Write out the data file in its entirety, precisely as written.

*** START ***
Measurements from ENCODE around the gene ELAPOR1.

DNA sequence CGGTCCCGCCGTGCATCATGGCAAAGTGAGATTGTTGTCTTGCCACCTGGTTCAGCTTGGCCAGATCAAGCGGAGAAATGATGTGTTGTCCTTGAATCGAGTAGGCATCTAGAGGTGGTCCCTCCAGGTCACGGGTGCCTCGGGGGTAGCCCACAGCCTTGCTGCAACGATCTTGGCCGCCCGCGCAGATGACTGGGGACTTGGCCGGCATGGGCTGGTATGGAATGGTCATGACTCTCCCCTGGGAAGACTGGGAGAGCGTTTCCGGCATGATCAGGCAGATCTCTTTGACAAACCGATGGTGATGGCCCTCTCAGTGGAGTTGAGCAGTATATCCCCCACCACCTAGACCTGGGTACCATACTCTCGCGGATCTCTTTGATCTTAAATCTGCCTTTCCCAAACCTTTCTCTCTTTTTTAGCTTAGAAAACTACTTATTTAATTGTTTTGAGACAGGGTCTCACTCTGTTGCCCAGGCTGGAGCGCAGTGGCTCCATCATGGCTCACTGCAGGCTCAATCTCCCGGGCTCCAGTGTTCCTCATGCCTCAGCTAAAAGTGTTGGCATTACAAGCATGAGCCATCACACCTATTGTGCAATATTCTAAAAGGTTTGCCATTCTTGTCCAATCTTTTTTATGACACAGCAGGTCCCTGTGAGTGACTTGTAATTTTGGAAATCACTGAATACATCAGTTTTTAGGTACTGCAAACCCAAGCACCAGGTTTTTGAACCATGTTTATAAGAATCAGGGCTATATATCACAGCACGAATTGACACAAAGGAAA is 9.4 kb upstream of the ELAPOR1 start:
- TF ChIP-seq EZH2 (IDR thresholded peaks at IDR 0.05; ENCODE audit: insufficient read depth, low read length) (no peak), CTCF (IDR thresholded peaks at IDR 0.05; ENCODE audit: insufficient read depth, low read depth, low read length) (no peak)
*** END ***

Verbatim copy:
Measurements from ENCODE around the gene ELAPOR1.

DNA sequence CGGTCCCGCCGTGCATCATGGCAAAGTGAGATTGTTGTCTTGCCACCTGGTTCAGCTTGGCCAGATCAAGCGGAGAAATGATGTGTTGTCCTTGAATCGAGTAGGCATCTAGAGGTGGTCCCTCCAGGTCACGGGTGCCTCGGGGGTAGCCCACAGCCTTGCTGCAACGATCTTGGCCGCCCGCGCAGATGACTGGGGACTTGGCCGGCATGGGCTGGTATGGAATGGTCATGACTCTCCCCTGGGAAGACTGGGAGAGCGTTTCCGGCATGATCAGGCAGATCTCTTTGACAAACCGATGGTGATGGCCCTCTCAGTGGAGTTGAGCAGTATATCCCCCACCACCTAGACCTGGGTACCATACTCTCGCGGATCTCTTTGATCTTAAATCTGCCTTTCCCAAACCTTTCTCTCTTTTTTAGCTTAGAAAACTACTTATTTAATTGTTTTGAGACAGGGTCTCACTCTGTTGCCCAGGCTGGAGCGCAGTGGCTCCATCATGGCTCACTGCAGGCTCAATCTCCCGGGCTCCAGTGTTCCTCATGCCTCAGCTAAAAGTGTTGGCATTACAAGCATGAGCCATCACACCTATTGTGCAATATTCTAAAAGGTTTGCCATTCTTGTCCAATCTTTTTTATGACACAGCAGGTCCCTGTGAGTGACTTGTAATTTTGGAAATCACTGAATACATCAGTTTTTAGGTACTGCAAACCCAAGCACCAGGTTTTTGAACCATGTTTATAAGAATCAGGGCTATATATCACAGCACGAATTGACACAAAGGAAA is 9.4 kb upstream of the ELAPOR1 start:
- TF ChIP-seq EZH2 (IDR thresholded peaks at IDR 0.05; ENCODE audit: insufficient read depth, low read length) (no peak), CTCF (IDR thresholded peaks at IDR 0.05; ENCODE audit: insufficient read depth, low read depth, low read length) (no peak)